Wednesday, 12 October 2011

I Thought Fox-Hunting was Illegal?

When the Liam Fox-Adam Werritty story first broke, this bunny was of the view that it was highly surreal and undeniably warranted Fox's departure, but would ultimately amount to little more than childish tittle-tattle. As for the numerous and various rumours about the Secretary of State's sex life, who cares?

Then further details began to emerge and this opinion was slowly revised - is it about sex, money or both? Has Werritty got something on Fox and why did the minister claim to be alone when his house got turned over last year? (this is now acknowledged to have been an untruth as a male friend was staying with him at the time). Why has the nature of Werritty's business interests conveniently overlapped Dr Fox's changing ministerial portfolio, from shadow health secretary to the defence brief? What the hell was he doing following a a former landlord and member of the government to Sri Lanka, handing out business cards as a supposed 'advisor' and staying in general decadence? (no, that isn't a euphemism by the way).

We could go on, but something, somewhere, is clearly less than kosher.

Anyway, probably the best thing someone in Fox's position can say (besides the words 'I resign') is nothing - I dunno if it was Dave's idea to wheel out notorious half-wit Chris Grayling for a televised defence of the beleaguered Defence Secretary, but given the lack of love lost between the PM and Foxy, it would make an awful lot of sense. That Grayling gets an absolute pasting from a BBC journalist and a Labour junior minister serves to illustrate painful limitations that should already have become clear to anyone who's seen him on television before.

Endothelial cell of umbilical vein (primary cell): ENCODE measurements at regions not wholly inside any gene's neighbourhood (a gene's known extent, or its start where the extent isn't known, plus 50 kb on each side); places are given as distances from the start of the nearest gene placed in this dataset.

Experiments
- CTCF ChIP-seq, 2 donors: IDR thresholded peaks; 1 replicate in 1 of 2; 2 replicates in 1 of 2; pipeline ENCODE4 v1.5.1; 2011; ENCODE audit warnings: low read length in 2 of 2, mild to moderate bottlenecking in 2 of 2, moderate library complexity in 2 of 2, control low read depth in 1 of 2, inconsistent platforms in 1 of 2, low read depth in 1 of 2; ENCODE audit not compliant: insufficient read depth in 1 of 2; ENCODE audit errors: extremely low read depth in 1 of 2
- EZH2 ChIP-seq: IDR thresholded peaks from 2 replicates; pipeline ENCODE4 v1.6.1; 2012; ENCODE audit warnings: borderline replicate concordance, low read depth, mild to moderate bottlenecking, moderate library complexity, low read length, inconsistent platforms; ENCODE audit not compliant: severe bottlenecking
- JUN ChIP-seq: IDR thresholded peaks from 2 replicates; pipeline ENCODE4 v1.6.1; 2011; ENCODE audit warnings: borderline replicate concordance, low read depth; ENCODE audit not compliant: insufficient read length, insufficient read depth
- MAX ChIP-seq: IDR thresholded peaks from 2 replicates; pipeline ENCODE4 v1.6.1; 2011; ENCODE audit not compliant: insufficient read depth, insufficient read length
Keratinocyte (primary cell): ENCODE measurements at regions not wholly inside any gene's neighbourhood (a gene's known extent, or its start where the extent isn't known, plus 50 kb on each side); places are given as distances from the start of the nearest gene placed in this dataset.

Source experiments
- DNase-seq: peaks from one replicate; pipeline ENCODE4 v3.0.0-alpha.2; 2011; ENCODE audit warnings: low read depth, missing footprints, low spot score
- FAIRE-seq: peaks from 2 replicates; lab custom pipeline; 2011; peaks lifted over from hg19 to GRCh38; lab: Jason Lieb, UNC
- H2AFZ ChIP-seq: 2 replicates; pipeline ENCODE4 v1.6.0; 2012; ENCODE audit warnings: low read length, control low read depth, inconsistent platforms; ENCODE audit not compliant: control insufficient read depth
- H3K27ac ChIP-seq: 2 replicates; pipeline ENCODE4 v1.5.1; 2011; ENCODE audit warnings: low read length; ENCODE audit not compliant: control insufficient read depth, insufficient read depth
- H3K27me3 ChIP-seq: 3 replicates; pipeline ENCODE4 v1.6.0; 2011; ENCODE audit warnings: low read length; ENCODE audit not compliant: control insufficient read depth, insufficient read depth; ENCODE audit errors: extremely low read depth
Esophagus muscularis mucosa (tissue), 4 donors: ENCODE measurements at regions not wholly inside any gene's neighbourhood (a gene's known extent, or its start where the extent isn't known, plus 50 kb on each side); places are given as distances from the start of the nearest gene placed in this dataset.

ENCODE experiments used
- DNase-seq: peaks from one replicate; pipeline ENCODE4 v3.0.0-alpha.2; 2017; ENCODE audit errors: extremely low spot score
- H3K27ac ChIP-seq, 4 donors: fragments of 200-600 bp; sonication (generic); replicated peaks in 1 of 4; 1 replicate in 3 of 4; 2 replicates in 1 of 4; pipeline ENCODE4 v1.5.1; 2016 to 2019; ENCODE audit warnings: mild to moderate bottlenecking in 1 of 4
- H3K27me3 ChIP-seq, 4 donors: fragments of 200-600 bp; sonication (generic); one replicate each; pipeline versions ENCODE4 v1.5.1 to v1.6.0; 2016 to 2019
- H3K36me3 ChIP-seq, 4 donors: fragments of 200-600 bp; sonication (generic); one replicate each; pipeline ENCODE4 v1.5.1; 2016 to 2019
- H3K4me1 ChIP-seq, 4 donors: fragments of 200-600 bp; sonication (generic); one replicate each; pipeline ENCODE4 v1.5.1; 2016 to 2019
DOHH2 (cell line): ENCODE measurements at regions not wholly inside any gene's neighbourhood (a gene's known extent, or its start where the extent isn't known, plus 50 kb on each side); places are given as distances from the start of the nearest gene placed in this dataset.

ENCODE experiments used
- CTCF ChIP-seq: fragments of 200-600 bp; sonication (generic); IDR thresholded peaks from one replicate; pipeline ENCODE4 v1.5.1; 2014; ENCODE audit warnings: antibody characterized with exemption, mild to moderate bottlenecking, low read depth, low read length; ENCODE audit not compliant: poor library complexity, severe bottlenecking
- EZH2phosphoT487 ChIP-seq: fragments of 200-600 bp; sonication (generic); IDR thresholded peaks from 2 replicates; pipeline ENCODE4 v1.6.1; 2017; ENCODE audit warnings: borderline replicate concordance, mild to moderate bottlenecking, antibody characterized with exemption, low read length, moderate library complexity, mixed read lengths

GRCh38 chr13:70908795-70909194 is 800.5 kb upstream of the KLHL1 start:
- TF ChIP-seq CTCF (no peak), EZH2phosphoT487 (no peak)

A Libertarian government would of course make the utterly pointless department of Work and Pensions one of the first to be abolished. What you've just seen is a ringing endorsement of such a policy, and Fox, who could simply have gone quietly and at least managed the damage done to his career, must be wishing that the gormless Grayling hadn't driven a further nail into his coffin on live television, whether the attempt to help was sincere or otherwise. Take care and I'll catch you soon.

3 comments:

  1. What is the libertarian rationale for abolishing the DoW&P?

    A question of interest rather than of rhetoric.

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  2. It's simple we hate pensioners! Scrounging old duffers.

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  3. James, please be assured that last comment wasn't from this bunny. Imitation is the highest form of flattery I suppose.

    Rights concerning bullying, harrassment, breach of contract etc... are already covered by the law of the land and don't need a government department to duplicate them. As we migrated towards private provision and phased out the State pension, there would be no need for an army of State employees to oversee pension provision either, just an undertaking from the exchequer that money would be set aside to honour existing commitments.

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